mark out their differentiation from others within their own because the transaction of meanings are reduced since support in
societies is a commentary on how status is produced in an the creation of them cannot be mobilized. The tourist cannot be a
increasingly homogenised industrial world. (for an economic part of such a shared activity where meaning is multiplied and
analysis of souvenir markets, see D'Souza, 1993). revivified.

We can view public cultural performances as the ritual So far we have treated such cultural performances as activities
presentation and sharing of meanings in a society. An individual's which are redeemed to be a condition of membership in the moral
main object in participation in such a performance is to help create community. There is another aspect, however, which arises
the social universe and find a creditable place in it. Whilst whenever cultural performances are aimed at an audience
performing and participatitg i. such an activity the individual
- the
activity results in a yield that has market or exchange value. Prior
enters a social universe, the entry into which and for the existence to the arrival of the tourist as a significant agent in the community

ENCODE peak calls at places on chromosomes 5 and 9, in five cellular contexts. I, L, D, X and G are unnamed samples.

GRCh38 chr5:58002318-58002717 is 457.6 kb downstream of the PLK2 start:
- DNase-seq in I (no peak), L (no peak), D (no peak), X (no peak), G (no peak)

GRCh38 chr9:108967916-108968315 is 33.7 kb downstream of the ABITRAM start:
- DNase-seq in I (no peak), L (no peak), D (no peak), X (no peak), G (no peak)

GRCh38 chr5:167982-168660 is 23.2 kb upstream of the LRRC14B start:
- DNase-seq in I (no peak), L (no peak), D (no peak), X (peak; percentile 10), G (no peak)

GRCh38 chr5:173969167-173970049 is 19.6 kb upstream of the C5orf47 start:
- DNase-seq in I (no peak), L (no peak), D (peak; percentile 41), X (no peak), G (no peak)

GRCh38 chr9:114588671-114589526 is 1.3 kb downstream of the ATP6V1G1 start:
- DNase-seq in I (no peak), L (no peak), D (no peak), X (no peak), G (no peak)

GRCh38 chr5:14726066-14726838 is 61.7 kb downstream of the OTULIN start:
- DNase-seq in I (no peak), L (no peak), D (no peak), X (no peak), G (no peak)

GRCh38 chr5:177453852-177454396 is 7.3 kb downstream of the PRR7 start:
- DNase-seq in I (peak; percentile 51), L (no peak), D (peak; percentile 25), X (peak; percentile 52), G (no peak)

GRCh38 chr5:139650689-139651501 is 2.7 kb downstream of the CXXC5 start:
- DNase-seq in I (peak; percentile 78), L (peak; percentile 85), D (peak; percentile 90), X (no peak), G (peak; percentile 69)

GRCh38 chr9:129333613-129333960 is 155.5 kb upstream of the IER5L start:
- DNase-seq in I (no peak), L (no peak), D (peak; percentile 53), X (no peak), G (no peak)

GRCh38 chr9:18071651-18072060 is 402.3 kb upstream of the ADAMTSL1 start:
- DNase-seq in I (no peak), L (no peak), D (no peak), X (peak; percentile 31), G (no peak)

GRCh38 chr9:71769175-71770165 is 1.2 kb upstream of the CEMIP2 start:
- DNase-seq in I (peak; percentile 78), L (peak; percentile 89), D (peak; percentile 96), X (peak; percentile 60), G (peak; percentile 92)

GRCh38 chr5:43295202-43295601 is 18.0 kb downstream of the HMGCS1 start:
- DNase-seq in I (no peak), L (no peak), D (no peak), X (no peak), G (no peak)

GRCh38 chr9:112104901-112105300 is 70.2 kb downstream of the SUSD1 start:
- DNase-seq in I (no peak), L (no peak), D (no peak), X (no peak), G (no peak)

of which, requires the personal attendance of other individuals in the ultimate end of a cultural production which is a shared activity
that society so as to endow the performance with value. The is in the creation of use-values to borrow Adam Smith's
relationship between the individual and the performance is one terminology. The cultural product is for the use of a particular
of identification which by its very nature for its success requires social group who stand in a given kin of alliance relationship with
the mobilization of the maximum number of members of the one another. The relationship between the individuals in the group
society to mark such an occasion. is intrinsic to the cultural transaction. The cultural performance is
thus focussed on the production of use values. What determines
This view facilitates an understanding of why it is the case that value is primarily the community or group network itself so that
when a performance of this kind is enacted for an extemal the value of such cultural obiects is derived from the reiationship

{f,-

far!
nil.
rr!#'+ r!a
t?
z
I

O
zal
F
f
L

audience, often for a monetary consideration, that it slowly begins between the individuals in the group rather than from intrinsic